Recycling aluminum cans could lead to grant for area nonprofit

Grand Island Area Habitat for Humanity will be collecting cans through December
Published: Nov. 30, 2020 at 9:24 AM CST
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GRAND ISLAND, Neb. (KSNB) - Grand Island Area Habitat for Humanity has a chance to receive a $5,000 grant as part of an aluminum can recycling competition.

The competition lasts up to Jan. 1 and would allow Habitat to purchase materials and continue working toward its mission as prices have skyrocketed during the pandemic due to supply and demand. With annual fundraisers and various events cancelled this year due to COVID-19, recycling cans becomes a crucial way to raise money for Habitat.

“When you think about what people recycle for us it’s really great, but we also know that there are so many cans out there that aren’t making it to the recycling center or to our drop sites,” Habitat Executive Director Dana Jelinek said. “It’s something easy that people can do and if they think that their one or two cans or one little bag of cans wouldn’t amount to anything, when everybody puts their cans together it really makes an impact.”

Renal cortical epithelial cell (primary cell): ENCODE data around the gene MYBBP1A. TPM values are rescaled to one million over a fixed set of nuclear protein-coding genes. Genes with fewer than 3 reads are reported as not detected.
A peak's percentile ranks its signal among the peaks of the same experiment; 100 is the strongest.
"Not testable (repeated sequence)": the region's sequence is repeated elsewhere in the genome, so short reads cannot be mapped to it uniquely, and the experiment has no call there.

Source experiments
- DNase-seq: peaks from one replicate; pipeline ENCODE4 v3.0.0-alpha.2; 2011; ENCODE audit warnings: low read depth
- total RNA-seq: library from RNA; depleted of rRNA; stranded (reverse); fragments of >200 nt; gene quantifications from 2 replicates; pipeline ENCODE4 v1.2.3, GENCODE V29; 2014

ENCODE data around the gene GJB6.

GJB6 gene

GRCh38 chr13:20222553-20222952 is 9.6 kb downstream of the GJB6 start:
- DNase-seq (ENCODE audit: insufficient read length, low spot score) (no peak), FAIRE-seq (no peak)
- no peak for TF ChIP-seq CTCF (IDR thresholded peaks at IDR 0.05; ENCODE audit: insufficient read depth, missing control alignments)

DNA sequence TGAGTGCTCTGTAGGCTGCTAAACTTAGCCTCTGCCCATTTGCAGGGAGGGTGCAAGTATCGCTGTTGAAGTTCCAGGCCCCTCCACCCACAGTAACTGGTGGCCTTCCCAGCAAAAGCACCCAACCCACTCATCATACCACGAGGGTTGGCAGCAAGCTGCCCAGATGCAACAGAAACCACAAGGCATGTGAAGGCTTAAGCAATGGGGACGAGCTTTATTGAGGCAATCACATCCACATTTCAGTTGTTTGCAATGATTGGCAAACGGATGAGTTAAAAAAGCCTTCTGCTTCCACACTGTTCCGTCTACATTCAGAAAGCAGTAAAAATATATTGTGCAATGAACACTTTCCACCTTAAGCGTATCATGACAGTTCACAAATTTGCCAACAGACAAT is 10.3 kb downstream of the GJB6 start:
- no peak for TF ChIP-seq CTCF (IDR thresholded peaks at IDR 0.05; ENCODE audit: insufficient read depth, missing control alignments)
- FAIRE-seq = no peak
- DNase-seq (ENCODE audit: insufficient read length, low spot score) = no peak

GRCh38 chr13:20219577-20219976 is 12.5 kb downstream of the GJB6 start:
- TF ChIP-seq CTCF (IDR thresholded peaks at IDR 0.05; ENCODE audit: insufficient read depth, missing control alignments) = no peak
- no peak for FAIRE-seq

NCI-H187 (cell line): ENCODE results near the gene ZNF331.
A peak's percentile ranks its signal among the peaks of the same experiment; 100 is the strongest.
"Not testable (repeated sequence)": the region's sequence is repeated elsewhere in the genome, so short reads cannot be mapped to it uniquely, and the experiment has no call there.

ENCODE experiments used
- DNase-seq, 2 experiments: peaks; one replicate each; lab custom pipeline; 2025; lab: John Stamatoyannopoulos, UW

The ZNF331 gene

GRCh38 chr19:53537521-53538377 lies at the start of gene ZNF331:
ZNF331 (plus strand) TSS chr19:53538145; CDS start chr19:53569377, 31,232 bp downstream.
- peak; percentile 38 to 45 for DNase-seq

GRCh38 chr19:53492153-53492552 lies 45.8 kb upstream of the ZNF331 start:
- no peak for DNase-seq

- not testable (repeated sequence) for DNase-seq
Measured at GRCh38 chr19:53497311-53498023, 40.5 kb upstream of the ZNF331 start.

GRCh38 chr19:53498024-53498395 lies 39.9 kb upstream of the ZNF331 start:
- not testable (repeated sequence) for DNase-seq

Jelinek said on any given year Habitat will raise roughly $12,000 due to recycling cans.

“The recycling that we do through aluminum cans kept us afloat for a lot of years when things were really really lean for us,” Jelinek said.

Recycling locations are at Pump and Pantry sites throughout Hall, Howard, Hamilton and Merrick County as well as Ace Hardware in Grand Island.

Outside of looking for aluminum cans, Habitat is in need of volunteers to help in picking up from the various sites and taking them to the recycling center. Jelinek says with so many drop sites spread over the four-county area, it can be a tall order for just a few people.

Anyone interested in volunteering should call (308) 385-5510.

By recycling aluminum cans, Habitat is able to purchase the supplies to build homes for low-income individuals who qualify for their loans, get those loans paid back and purchase more supplies with that money. It’s a perpetual cycle of giving that begins with recycling cans.

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